Ray Tracing Analysis
We have so far looked at performance with respect to traditional rasterisation. High time we took a peek at the key feature for the RTX line: ray tracing.
Here is the recently released 3DMark Port Royal benchmark run against a number of other RTX-based cards. Performance is half that of the Ti and two-thirds that of the RTX 2080 variant. Makes sense once you factor in the number of RT Cores.
Other cards cannot run the benchmark and thus are not included.
Battlefield V remains the poster-child for RTX rendering. We have evaluated a 30-second run-through of the Last Tiger level. In-game settings are set to ultra and ray tracing to medium, which has a reasonable amount of RT coverage across the scene.
Performance drops by just over 30 per cent at FHD, a whopping 50 per cent at QHD and a smidgen over 40 per cent at UHD. As a comparison a same-priced RX Vega 64 is five-10 per cent faster at each resolution.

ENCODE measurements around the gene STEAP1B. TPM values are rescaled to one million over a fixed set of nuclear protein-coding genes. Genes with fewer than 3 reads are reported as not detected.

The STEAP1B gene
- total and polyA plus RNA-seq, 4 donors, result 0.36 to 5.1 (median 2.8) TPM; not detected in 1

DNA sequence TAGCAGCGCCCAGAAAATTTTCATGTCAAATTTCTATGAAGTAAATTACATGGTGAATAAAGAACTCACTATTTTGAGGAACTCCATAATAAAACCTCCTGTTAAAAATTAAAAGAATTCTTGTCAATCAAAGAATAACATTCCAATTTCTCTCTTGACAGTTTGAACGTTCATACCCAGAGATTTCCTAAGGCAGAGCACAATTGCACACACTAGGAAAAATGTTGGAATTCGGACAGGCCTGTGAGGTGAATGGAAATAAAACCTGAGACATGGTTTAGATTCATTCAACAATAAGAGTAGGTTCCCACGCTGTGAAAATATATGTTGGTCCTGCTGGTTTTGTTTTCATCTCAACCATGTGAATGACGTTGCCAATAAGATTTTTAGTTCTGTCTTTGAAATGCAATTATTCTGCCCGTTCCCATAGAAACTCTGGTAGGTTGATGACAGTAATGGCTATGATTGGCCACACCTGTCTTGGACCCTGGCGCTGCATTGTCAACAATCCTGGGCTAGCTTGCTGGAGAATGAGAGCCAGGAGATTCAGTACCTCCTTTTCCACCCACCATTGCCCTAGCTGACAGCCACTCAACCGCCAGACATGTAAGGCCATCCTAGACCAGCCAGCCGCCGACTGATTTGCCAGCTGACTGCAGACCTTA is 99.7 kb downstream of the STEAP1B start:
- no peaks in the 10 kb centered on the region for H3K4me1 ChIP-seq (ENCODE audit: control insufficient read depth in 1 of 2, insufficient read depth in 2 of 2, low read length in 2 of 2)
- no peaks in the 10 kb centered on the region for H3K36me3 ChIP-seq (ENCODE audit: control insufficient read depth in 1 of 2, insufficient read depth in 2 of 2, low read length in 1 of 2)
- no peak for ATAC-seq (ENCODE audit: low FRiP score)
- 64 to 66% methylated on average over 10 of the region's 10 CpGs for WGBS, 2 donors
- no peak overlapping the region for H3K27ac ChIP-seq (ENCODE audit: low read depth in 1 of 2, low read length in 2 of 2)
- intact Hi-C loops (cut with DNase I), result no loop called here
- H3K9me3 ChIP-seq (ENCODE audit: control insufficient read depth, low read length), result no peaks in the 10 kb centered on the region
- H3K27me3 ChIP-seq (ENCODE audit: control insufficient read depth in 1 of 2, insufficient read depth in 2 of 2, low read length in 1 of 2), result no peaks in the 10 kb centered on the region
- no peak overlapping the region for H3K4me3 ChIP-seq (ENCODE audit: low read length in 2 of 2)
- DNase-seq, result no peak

Really, the choice is to have the same frame rate at FHD (RTX on) or QHD (RTX off). Ray tracing ought to receive a performance boost as Nvidia implements a DLSS update to the game in a near-future release. Getting, say, 60fps at QHD would make the feature usable and decent.
RTX on (above), RTX off (below) - notice the reflections in the windows?
The real benefit of RTX is accurate reflections from all surfaces, especially from water and windows. The effect is subtle, but the occasional reflected gunfire and scenery provides an incrementally immersive experience, and it's actually better in motion than screengrabs suggest.
Which would we choose? FHD on or QHD off? Probably the latter, for better resolution, but at least FHD60 is presently possible in this title from the 'entry-level' RTX card.
Ray tracing makes sense if alllied to DLSS, and we believe that Nvidia ought to stall its driver updates until games developers can implement both technologies simultaneously.